Earlier this week, Quidditch teams from the U.S., Great Britain, Canada, France, and Australia faced off in groundbreaking exhibition matches in Oxford, England, less than a month before the start of the 2012 London Olympics. When the last snitch was caught, the U.S. team emerged victorious. But the American victory isn't the only story receiving buzz.
Earler today, the online edition of Forbes Magazine published an article asking "What Can Harry Potter Do For The Olympics?" The article gives a brief recount of how Muggle Quidditch began at Middlebury College and evolved into a sport that now reaches 25 countries and 700 teams. Not only is the sport now popular with fans, but also with sponsors and advertisers, who see an opportunity to nudge their way into the Potter universe.
Forbes goes on to quote Alex Benepe, founder of the International Quidditch Association, regarding the potential of Quidditch officially joining the Olympics:
"Most people who play are nerds but we have a lot of jocks or athletes playing this sport as well, some of whom have never even read the Harry Potter books," Benepe told Reuters.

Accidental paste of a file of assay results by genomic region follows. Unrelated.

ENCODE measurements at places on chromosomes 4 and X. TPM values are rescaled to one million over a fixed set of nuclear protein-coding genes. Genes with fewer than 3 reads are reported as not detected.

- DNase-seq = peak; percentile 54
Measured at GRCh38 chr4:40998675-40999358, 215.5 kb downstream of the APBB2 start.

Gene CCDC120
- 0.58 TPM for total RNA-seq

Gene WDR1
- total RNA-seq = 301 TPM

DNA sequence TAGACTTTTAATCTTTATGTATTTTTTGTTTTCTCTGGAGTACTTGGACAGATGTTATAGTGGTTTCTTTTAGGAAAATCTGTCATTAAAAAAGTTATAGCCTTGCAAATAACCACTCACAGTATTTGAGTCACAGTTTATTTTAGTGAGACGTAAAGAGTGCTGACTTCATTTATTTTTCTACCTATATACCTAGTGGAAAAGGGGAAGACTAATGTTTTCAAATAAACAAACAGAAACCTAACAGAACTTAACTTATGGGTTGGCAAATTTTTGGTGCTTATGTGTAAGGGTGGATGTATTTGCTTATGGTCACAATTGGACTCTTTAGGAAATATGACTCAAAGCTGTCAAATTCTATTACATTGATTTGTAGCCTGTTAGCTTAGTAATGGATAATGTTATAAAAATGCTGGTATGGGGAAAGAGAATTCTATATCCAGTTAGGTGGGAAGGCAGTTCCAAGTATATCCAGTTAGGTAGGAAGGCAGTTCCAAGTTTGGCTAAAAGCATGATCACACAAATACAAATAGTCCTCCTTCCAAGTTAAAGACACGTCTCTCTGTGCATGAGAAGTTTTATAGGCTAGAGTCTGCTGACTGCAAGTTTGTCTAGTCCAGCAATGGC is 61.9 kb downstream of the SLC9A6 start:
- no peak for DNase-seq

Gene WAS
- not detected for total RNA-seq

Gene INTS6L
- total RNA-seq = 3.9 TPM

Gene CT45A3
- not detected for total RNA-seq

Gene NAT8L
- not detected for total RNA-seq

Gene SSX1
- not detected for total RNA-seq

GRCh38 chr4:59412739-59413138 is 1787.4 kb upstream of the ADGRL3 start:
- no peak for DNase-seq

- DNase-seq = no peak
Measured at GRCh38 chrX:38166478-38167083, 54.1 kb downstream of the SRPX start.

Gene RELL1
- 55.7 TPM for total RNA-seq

He said players happily admit they are nerds who are often teased and tormented about their sport. But quidditch, they say, is a sport and one they would like to take to the Olympics.
"We thought it would be a great time to piggy-back off the Olympics, being held in the home country of Harry Potter, and show people this is an exciting sport. There are a lot more ridiculous sports in the Olympics than quidditch."
No response from Olympic officials on whether the sport is seriously being considered.
It seems there are quite a few arguments supporting Quidditch as an Olympic sport. What do you think? Should it join as an official competitive event, where teams are awarded gold, silver, and bronze? What other "ridiculous sports" might prove Benepe's point that Quidditch belongs?
Thanks to Forbes for the article and our friends at Spartz Media for the Twitter tip!